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Jay Y. Lee, Samsung’s chief executive, will continue to build on the legacy of his father By Stocksak


© Stocksak. FILE PHOTO: Jay Y. Lee (Vice Chairman of Samsung Electronics) speaks at a news conference held at a company office building in Seoul, South Korea on May 6, 2020. REUTERS/Kim Hong-Ji/Pool/File Photo

By Joyce Lee

SEOUL (Stocksak). Jay Y. Lee, Samsung Electronics’ de facto leader, assumes the role of chairman. He will be trying to build on the legacy of his father’s work, who transformed a copycat appliance manufacturer into the world’s largest chip and smartphone maker.

Samsung (KS.) announced on Thursday that its board appointed Lee as executive Chairman. This symbolic move confirms that South Korea’s most valuable company will now be run by the third generation.

The appointment comes after his release last year from jail for bribery charges. He has since been pardoned. In 2020, the elder Lee passed away.

Lee, 54 years old, is the vice chairman at Samsung Electronics, South Korea’s largest business conglomerate. He has held this position since 2012.

“As I reflect on his (Lee senior) life…I am filled with a deep sense of responsibility to preserve his legacy, and to build on it – for our future,” Lee said in a memo shared with Samsung employees on Thursday.

“Without any doubt, we are at an important moment…Now is a time to plan our next step.” Now is the time for action, to be bold, unwavering in your focus and to take control of the situation.

Samsung, a $280billion global tech giant, faces increasing business headwinds from a sharp downturn of global tech demand. This is due to soaring inflation and interest rates as well as a gloomy economic outlook.

Samsung reported a 31% decline in third quarter profit on Thursday. They also stated that geopolitical uncertainties would likely dampen demand until 2023.

Kyungmook, a professor at Seoul National University’s Graduate School of Business said that the new chairman must focus on businesses with high growth potential like contract chip manufacturing and new areas such artificial intelligence.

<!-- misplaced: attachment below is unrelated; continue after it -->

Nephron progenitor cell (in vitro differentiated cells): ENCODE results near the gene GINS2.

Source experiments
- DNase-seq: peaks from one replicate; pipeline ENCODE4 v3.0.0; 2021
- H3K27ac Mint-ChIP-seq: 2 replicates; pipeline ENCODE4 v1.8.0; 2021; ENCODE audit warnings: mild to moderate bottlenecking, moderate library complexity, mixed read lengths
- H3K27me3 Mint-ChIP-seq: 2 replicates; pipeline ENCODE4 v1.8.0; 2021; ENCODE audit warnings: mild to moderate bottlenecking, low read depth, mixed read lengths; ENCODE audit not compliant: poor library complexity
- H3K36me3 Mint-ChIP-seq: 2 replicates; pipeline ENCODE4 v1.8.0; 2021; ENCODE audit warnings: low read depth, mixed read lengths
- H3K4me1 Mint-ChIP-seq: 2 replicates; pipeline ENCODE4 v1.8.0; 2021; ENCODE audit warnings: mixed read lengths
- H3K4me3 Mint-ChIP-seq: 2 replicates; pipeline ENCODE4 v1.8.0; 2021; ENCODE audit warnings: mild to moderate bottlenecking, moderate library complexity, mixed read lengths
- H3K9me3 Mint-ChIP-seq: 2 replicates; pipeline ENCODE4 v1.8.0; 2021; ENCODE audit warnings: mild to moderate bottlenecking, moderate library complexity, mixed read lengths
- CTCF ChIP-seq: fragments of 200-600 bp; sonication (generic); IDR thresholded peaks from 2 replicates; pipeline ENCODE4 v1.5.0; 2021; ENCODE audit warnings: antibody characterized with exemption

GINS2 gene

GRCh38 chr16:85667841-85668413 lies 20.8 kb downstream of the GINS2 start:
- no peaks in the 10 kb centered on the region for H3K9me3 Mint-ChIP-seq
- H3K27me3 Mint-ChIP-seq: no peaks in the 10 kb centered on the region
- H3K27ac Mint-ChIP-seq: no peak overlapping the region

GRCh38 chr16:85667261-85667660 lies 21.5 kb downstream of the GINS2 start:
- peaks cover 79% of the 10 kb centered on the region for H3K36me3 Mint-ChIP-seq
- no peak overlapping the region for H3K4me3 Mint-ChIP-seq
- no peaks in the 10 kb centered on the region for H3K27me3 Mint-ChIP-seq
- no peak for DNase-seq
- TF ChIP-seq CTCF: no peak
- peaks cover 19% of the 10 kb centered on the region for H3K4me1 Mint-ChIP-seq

“Also Samsung is still quite top-down,” stated Kyungmook Lee who co-authored “The Samsung Way”. “He must adapt the corporate culture to the times.”

The late Lee’s era was the time when Samsung’s global top position in memory chips and smartphones, as well as televisions, was established.

Despite semiconductors remaining the country’s largest cash cow, business conditions have become more complicated as a result of U.S. efforts slowing China’s advancement in chip technology.

This is a major business risk to Samsung, which counts both China as major markets.

Lee is prioritizing growth in Samsung’s foundry and is looking to build contract chips manufacturing as a major revenue stream, and dethrone Taiwan’s TSMC from the top spot in logic chips by 2030.

The plan is not going as planned. Low production yields in the new process have led to complaints from clients over the years.

Samsung is also looking to expand its 5G network equipment and biopharmaceutical businesses.

OUT OF JAIL

Lee joined Samsung in 1991 more than 30 years ago. He has held several senior roles, including chief operating officers and vice chairman. He also managed key businesses like a now-defunct flat-screen joint venture. Sony (NYSE:) Group Corp.

Critics claim Lee lacks experience, charisma and has not made a significant contribution to his achievements.

Park Ju-gun, the head of Leaders Index, said that Lee has not yet shown his management style.

Samsung insiders believe that Lee’s quiet, urbane personality disguises a steely determination if he wants Samsung to grow.

Lee has largely avoided the limelight. He has no official Twitter or facebook (NASDAQ:) accounts. Little is known about him outside of the company, aside from a 2009 divorce.

Lee holds a degree from Seoul National University in East Asian History and an MBA from Japan’s Keio University.

Lee was the only son of his father and was encouraged by him to take over the core business at Samsung Group, which his grandfather established in 1938. In recent years, however, he was forced to step down from frontline management due to legal issues.

In late 2016, he was subject to a bribery case and was convicted. This resulted in 18 months in prison. He was finally pardoned last August and allowed to exercise greater control over his management role.

Lee has managed to resolve most of his legal problems, but he is still being tried on fraud and stock manipulation charges.

He said that his shoulders were very heavy as he left court on Thursday. “I will create an organization that is trusted and loved more by the people.”

Investors were disappointed as Samsung shares performed poorly against a 1.5% gain in the benchmark index. Shares in construction affiliate Samsung C&T, in which Lee owns a 18% stake, rose as much as 7.1%.

News Source and Credit

Stocksak Editorial

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